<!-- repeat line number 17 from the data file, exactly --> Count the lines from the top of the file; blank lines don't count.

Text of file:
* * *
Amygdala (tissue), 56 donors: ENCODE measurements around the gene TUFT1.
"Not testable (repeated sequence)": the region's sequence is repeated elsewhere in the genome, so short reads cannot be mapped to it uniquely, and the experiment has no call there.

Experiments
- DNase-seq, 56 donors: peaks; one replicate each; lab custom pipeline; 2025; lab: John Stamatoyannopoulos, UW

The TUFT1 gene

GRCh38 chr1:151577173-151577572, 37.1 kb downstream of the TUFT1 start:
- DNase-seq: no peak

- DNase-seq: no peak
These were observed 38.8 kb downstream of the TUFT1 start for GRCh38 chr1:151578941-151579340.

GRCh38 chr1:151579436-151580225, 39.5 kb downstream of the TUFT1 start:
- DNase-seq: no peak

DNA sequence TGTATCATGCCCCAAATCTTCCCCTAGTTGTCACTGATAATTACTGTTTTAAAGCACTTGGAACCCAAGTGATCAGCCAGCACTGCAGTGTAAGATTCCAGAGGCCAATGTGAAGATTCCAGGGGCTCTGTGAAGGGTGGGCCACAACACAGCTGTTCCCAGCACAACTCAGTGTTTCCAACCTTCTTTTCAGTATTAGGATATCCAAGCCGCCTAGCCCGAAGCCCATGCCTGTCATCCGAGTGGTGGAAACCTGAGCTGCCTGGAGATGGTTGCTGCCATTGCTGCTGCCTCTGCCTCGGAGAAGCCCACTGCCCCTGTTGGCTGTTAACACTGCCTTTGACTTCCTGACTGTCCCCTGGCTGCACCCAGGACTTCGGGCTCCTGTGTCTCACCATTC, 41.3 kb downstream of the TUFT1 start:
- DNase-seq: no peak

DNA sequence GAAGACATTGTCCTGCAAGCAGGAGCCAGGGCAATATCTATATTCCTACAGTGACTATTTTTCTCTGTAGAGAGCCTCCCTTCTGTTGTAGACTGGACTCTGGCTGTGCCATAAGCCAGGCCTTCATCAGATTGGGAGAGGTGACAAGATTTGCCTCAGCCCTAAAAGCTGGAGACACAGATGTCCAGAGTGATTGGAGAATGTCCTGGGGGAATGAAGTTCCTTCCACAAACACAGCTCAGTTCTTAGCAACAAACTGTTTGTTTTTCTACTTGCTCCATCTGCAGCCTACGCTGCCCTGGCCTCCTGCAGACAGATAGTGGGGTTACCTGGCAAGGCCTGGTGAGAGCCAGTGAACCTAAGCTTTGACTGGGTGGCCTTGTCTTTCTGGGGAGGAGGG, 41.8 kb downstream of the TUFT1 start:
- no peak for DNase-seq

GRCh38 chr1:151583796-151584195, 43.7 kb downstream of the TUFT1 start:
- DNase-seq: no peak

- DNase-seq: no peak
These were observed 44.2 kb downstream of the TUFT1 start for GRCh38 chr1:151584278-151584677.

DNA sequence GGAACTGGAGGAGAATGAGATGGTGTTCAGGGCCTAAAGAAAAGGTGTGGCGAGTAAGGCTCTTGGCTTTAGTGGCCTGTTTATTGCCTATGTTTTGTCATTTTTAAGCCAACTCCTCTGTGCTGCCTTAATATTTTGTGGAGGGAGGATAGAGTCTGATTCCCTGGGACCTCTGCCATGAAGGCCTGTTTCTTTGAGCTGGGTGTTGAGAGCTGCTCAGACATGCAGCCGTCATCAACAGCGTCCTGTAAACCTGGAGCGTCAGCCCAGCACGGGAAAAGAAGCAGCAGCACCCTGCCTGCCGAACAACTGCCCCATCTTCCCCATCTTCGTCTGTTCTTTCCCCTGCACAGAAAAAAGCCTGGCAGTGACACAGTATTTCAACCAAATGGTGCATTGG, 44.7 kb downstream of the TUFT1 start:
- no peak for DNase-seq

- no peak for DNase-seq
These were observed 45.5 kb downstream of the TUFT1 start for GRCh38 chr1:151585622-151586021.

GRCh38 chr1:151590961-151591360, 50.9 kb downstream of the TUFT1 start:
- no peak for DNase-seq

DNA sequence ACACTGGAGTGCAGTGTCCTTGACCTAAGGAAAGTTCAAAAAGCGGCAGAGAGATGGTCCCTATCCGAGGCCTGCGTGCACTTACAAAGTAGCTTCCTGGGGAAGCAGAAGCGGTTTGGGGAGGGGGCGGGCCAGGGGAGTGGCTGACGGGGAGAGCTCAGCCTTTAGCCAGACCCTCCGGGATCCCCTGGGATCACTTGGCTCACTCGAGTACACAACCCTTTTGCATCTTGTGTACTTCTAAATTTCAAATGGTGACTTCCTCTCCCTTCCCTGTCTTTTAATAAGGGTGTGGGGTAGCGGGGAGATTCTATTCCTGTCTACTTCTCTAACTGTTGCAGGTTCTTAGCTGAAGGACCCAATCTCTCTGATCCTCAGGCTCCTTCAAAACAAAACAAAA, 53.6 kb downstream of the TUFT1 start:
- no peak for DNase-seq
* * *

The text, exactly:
- DNase-seq: no peak